Three unsafe technologies that could 'hack our bodies'
Can our bodies be hacked? The answer may be yes, in that anyone can implant a chip under the skin and these devices do not usually use secure technologies.
However, despite more than a decade of talk about biohacking, implantable technologies are still quite primitive, so a possible cyberattack against them should not result in major consequences. This is different in the case of implantable medical devices, the breach of which can seriously damage a patient's health.
Aaccording to Entelgy Innotec Security, the futuristic era of men turned into cyborgs capable of killing each other by infecting each other with malware seems not to have arrived yet.
Pablo Martnez, a hacker in the Red Team department at Entelgy Innotec Security, says that while more than a decade has passed since we started reading and hearing information about chips that are injected under the skin to pay without money, sensors that are implanted in the body to 'hear' colours or to feel the vibrations of earthquakes in the earth, and even small technological devices that are somehow attached to the body (internally or externally) and are useful from a medical point of view. Many others before us asked the same question: could they hack into our bodies or minds?
"At a time when security in the digital realm - and also in the physical realm - has become the greatest responsibility for users and organisations, we analyse the degree of implementation of the well-known biohacking (a technique that consists of 'hacking' our body at will, inserting various technologies into it or using them externally with the intention of improving it) and to what extent we should fear that cybercriminals will breach our bodies," Martnez says.
"Since biohacking could be considered hacking in itself, what we analyse in the present article is whether someone with malicious intent could use this willingness to self-hack to 'cyberattack' our bodies," he says.
"We should not panic, biohacking does not seem as advanced as we think. There are studies, experimental situations, but what we know so far is quite primitive and does not leave many possibilities for a cybercriminal to hack our body with a malicious purpose. At the moment we don't carry our smartphone inside our head and they can't put a virus inside us."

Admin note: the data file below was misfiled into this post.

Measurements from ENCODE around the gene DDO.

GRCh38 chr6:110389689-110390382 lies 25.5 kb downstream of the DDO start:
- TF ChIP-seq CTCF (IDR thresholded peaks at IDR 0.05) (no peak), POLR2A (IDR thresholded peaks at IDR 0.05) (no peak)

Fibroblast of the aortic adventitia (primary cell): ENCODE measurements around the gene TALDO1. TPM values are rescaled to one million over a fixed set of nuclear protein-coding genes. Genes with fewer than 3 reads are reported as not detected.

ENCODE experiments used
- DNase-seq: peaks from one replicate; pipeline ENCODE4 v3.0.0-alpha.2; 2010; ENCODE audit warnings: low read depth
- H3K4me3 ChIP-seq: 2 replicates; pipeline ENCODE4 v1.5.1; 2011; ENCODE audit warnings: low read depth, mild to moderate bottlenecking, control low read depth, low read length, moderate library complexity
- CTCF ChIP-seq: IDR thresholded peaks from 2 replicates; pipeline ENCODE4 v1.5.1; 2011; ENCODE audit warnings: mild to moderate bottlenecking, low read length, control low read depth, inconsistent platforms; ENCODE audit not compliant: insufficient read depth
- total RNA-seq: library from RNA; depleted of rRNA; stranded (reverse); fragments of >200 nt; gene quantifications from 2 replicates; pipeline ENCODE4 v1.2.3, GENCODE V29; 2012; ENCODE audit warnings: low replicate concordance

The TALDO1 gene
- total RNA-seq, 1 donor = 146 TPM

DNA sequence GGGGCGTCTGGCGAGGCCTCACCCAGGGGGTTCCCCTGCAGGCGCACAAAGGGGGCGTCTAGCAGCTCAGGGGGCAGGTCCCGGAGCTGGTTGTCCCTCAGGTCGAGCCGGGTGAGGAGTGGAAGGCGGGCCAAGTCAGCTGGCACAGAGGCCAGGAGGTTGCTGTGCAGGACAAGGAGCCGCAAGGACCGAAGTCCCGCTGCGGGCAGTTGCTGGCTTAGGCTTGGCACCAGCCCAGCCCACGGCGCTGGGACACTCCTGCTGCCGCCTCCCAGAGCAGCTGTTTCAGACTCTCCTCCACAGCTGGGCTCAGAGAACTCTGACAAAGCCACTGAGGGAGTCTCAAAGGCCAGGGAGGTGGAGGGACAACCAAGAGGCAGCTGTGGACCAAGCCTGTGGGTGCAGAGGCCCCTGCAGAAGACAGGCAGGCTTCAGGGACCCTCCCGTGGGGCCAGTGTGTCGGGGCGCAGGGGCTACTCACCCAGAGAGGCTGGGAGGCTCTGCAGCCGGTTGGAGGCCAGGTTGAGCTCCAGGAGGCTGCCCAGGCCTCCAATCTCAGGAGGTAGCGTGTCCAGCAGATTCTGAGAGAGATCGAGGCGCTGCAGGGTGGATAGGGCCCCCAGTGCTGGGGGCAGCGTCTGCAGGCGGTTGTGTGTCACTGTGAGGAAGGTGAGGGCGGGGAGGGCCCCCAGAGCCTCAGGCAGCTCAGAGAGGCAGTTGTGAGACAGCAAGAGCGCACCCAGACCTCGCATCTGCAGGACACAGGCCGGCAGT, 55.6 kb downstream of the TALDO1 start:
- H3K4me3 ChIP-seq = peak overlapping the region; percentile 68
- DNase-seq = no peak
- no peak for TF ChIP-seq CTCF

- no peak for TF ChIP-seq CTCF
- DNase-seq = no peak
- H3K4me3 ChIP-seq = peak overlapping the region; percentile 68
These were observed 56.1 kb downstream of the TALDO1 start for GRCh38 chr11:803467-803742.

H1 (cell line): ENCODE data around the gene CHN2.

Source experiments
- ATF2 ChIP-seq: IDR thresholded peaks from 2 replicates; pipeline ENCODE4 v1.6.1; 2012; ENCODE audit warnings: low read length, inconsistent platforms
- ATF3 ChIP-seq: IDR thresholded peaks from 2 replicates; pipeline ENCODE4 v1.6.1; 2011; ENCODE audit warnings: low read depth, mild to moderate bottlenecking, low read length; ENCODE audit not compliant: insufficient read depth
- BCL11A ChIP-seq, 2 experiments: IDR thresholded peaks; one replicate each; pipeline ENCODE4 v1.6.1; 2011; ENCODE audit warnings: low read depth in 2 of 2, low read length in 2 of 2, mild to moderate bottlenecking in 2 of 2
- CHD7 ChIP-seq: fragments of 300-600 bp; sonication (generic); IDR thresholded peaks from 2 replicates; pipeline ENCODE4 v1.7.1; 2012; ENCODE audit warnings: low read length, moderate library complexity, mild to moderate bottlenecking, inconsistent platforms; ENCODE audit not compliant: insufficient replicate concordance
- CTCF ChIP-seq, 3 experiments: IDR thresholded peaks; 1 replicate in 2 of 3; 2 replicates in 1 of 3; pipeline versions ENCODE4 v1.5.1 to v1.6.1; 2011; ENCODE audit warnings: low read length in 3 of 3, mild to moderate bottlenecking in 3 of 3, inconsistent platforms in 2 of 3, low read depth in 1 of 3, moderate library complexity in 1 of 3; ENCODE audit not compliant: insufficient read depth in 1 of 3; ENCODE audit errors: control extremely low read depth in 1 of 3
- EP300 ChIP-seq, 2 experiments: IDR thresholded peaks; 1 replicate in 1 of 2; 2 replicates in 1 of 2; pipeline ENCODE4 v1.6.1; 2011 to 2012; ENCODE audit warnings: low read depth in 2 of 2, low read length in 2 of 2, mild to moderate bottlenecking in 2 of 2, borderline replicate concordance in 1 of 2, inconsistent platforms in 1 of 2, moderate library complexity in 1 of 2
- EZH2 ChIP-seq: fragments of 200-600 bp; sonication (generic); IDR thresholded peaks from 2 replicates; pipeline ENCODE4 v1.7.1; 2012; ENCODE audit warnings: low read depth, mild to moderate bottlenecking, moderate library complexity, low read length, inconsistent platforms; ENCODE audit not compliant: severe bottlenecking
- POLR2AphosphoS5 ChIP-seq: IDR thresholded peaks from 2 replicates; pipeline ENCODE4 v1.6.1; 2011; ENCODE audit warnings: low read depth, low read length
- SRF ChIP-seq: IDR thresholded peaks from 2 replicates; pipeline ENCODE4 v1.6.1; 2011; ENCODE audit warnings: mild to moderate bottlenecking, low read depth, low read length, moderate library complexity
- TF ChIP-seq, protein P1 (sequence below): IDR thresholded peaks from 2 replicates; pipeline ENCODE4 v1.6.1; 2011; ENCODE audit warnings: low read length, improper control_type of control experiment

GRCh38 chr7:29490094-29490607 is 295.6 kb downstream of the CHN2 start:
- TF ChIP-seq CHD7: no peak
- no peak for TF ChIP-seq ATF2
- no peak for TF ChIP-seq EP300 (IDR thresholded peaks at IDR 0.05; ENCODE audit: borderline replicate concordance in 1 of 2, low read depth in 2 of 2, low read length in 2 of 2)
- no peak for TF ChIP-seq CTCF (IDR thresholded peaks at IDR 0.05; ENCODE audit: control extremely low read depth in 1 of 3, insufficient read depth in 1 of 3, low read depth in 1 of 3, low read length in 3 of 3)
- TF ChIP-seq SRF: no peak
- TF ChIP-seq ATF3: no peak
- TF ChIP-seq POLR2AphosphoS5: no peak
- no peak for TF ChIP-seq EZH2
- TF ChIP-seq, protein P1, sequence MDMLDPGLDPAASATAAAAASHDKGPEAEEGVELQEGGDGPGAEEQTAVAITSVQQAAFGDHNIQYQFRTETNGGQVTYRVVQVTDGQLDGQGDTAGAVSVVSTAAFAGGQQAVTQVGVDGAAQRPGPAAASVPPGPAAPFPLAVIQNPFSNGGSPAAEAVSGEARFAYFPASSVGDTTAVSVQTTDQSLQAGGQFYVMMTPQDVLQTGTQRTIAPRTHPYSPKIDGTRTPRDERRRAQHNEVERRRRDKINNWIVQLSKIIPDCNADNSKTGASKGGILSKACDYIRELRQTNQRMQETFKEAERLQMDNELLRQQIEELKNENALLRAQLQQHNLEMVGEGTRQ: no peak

More unsafe implantable technologies
"Our cell phone is possibly even more vulnerable today than an experimental chip injected under the skin, since this chip, although susceptible to hacking, has a very limited function, while the cell phone is exposed to countless threats," Martnez says.
"Most implantable technologies, with the exception of medical ones, consist of a small device that is inserted into a capsule that your body does not reject at first and injected into the skin. Are they insecure? Very. Could they be hacked? Yes. Could we understand that, by wearing a chip under the skin of our hand, it could be hacked? Yes.
"However, Fall prefers to differentiate. "What can be hacked is the technology, not the body itself. A vulnerable device can be hacked both outside and inside the body. What we need to pay attention to is the security of the technology we are trying to implant," he says.
In the spectrum of implantable technology, which is the most insecure and, therefore, hackable? Entelgy Innotec Security analyses the most popular ones:
RFID (Radio Frequency Identification) technology is possibly the most widespread technology. It allows several devices to identify and contact each other by emitting and reading radio waves. These are low-frequency technologies.
"This makes it possible for an attacker to 'read' the information on a chip that works with RFID, being able to make a clone in another chip that he has or in an RFID emulator," says Martnez.